Ken Krogue: And that was critical to the whole mission.
Tim Ballard: Oh yeah. Because not only do we have the identities of the predators, more importantly we have the act, the criminal act there. So no one can now say, “They didn’t rape those girls.” Because the girls, again, you don’t put them on the stand. You don’t want to do that and re-victimize them. Sometimes you have no other choice, and it’s a horrifying experience. You don’t want to do it. We don’t have to do it, because someone in heaven told Jacob Justice to put a camera on this guy’s helmet. And we caught the act. We caught the sex act, which is now in evidence and being used to prosecute the traffickers we arrested across the street you see.
Tim Ballard: Unbelievable miracle. But we’ve come to expect these. These things happen to us all the time. And I will stand proudly and boldly and say, “That’s because we pray.” And we believe and we pray that heaven… We believe that God loves the children. We believe. We believe when Jesus says it’s better that a millstone be wrapped around your neck and you be tossed into the sea, think about that. That’s violence. That’s one of the few maybe the only time really that Christ is speaking violence. Righteous violence. I mean that, a millstone around someone’s neck and toss them into the ocean? Wow! That’s like mobster stuff, right.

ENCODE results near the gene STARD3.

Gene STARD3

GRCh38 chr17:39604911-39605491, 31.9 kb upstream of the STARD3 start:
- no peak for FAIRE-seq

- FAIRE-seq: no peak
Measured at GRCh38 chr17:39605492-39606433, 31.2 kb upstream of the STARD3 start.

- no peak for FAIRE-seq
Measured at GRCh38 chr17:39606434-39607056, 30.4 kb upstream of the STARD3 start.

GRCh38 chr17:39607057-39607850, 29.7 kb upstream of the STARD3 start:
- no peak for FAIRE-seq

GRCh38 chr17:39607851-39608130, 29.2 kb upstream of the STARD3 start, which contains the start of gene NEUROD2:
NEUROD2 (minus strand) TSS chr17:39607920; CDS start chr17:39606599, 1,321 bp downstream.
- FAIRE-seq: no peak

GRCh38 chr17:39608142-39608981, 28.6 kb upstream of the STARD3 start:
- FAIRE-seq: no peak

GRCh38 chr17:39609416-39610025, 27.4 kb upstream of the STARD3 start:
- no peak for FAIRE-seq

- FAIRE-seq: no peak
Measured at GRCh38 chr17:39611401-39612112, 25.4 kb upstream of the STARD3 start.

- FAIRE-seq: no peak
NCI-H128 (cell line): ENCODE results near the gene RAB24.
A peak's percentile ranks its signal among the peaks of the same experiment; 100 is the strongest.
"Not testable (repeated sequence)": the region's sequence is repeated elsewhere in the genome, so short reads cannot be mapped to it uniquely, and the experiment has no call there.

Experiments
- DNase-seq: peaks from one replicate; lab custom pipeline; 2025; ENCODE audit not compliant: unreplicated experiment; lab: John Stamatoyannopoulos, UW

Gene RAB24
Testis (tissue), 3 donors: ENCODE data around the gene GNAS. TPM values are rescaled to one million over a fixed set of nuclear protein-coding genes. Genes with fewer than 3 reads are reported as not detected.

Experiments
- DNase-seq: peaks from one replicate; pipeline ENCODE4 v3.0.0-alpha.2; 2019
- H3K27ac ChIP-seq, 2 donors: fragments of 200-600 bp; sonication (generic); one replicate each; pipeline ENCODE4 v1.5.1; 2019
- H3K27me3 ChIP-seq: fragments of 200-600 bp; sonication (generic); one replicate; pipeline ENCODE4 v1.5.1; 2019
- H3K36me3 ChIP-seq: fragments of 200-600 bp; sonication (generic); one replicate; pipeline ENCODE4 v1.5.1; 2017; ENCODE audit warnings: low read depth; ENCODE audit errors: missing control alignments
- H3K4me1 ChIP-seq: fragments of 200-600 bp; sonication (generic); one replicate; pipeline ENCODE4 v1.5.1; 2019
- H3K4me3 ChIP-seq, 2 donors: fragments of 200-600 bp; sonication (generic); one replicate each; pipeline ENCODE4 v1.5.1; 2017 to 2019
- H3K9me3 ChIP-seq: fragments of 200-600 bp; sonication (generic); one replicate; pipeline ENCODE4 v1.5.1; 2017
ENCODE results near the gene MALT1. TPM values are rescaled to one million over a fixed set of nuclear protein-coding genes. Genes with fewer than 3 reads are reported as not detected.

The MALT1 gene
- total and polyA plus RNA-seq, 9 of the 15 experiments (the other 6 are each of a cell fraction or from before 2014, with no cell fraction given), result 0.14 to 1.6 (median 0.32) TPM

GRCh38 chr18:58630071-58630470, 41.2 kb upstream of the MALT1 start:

Thom Harrison: But I think it also states how difficult it’s going to be for those individuals to be able to come back. You know, that that is what this horrible crime does. It takes you to those depths and destroys you to such a degree that it’s like trying to come up from the bottom of the sea with a millstone around your neck. I think it’s speaking the violence, but it’s also speaking to how difficult it is to change that process once you’ve been involved.
Tim Ballard: Yeah, and it certainly is. But we know the point that, you know, the point and that scripture for me also is that we know that God loves the children a lot.
Ken Krogue: He’s going after his kids first.
Tim Ballard: Yeah. So, if we’re gonna pray for that, and our intent is pure, we’re going to see miracles.
Thom Harrison: I remember one gal who, you know, was ready to give up hope and was pleading that day. And it was later that day that you came, that the hope came and, you know, she was finally rescued and that correlation. I don’t know that story well, but I remember those components.
Tim Ballard: Well, it’s again, it’s another God component too. Because, one of the little girls that we rescued, she had been kidnapped after the earthquake. Six, seven years old in Haiti. That’s what happens when there’s a disaster like that.
Ken Krogue: The traffickers move in.